6 Ways in which Ecommerce Customer Service is Different
March 03, 2021 at 04:20 pm
1. Digital engagement is different from engagement in a retail environment
Since you find yourself selling to customers through a digital environment, it is important to take into consideration the various stages of your customer's buying journey in order to assess where they might need support. Many beginners in ecommerce simply establish a Customer Service touchpoint once the purchase has been completed. This can be detrimental for sales and reputation management. Your customer might want to interact with you while they are navigating your website to inquire about product specifics, and the lack of assistance during that process might translate into an abandoned cart. Or your customer might have already purchased the product and your post-purchase customer service process lacked efficiency in resolving support issues, which resulted in a refund request.
For example, let's say that you are selling socks on a subscription basis. Let's say that you send your customers a pair of socks of their choice every month for $19.99. Your customer might have questions both before and after purchasing.
- What day of the month are products shipped?
- Can I change my sock choice on a monthly basis?
- If I commit for a longer subscription do I get a discount every month?
In this scenario, you should have set up various channels for your customer to get an answer to these questions. A Frequently Asked Questions page, and a Live Chat Support Box could probably resolve 99% of the inquiries while your customer is on the site. If you want to put the cherry on top of the cake we suggest you also create a support system through Social Media, given that your customers might have become aware of you through Facebook, Instagram, Twitter, etc.
- My product didn't arrive, where do I request a refund?
- How do I cancel my subscription?
- I received the same sock design and I had changed it, how do I receive what I ordered?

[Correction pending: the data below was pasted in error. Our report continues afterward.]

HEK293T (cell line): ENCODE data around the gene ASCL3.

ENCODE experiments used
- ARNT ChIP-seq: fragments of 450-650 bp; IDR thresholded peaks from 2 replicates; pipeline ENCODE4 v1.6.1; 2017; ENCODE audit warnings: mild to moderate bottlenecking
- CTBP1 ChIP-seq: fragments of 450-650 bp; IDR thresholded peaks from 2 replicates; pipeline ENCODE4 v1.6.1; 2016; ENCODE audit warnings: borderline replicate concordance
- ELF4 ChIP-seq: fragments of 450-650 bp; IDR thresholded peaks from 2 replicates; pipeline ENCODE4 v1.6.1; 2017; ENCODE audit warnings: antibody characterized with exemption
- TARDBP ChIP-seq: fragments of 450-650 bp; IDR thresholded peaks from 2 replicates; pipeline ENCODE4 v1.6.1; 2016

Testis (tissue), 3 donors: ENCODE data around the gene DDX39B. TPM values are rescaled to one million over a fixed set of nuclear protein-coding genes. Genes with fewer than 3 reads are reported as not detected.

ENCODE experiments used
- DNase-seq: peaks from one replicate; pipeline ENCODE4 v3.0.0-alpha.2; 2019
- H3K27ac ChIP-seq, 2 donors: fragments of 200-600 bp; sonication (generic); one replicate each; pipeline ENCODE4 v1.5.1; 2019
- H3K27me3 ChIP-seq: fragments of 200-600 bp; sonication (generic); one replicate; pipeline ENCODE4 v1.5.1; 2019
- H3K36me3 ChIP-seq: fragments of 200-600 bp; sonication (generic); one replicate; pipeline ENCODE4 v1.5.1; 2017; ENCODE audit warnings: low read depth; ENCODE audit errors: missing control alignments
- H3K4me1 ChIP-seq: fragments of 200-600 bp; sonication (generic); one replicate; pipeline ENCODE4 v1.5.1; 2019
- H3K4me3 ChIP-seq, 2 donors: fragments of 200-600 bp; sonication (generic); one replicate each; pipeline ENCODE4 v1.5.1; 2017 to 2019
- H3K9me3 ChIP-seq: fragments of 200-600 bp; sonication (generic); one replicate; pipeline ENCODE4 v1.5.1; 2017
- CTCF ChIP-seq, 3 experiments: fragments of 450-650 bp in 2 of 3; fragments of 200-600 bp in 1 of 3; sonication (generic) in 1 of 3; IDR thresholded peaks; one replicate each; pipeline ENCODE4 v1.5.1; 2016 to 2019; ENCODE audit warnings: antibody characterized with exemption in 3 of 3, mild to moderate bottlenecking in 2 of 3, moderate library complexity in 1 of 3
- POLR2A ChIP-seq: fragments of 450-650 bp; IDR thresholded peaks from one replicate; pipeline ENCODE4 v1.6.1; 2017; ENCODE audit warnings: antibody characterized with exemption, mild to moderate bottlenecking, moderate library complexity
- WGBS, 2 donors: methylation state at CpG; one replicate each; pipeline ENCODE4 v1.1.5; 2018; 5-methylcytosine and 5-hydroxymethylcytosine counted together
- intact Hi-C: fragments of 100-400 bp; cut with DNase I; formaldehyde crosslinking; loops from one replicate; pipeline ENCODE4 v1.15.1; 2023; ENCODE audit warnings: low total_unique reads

Post-purchase is extremely important because it is more related to retention than acquisition, and this is where you secure a customer for higher lifetime value, especially within a subscription model. Support should be accessible through phone, chat, email, and social media and it should be easy for customers to find those channels for your product.
2. Support can be personalized to the customer in more ways than usual
This is where a lot of big companies fail. They become very attached to optimizing the Customer Service process for faster resolution, which is great for KPIs, but ends up distancing the company from the customer. Nobody likes a Customer Service call where the agent speaks in a dry tone and is reciting a script verbatim.
Whatever your offer is, take time to consider how your customer will engage with the product and why they would buy it. Then imagine why you would buy your product (which you should if you are selling it!), and then consider yourself as a friend of the customer with the same inclinations, instead of a detached entity. If you can embed the warmth and care with which you would advise a friend of yours who is buying a product you also like into the Customer Support process then you have officially won. Why? Because the customer feels the experience as personal instead of purely transactional.
3. Your customers must be able to reach you through multiple channels
Within the different customers you acquire there will be different preferences set for the platforms they use. Some customers navigate the web only on their mobile devices as opposed to desktops. This means that phone interactions or social media interactions will be more relevant to them than live chat.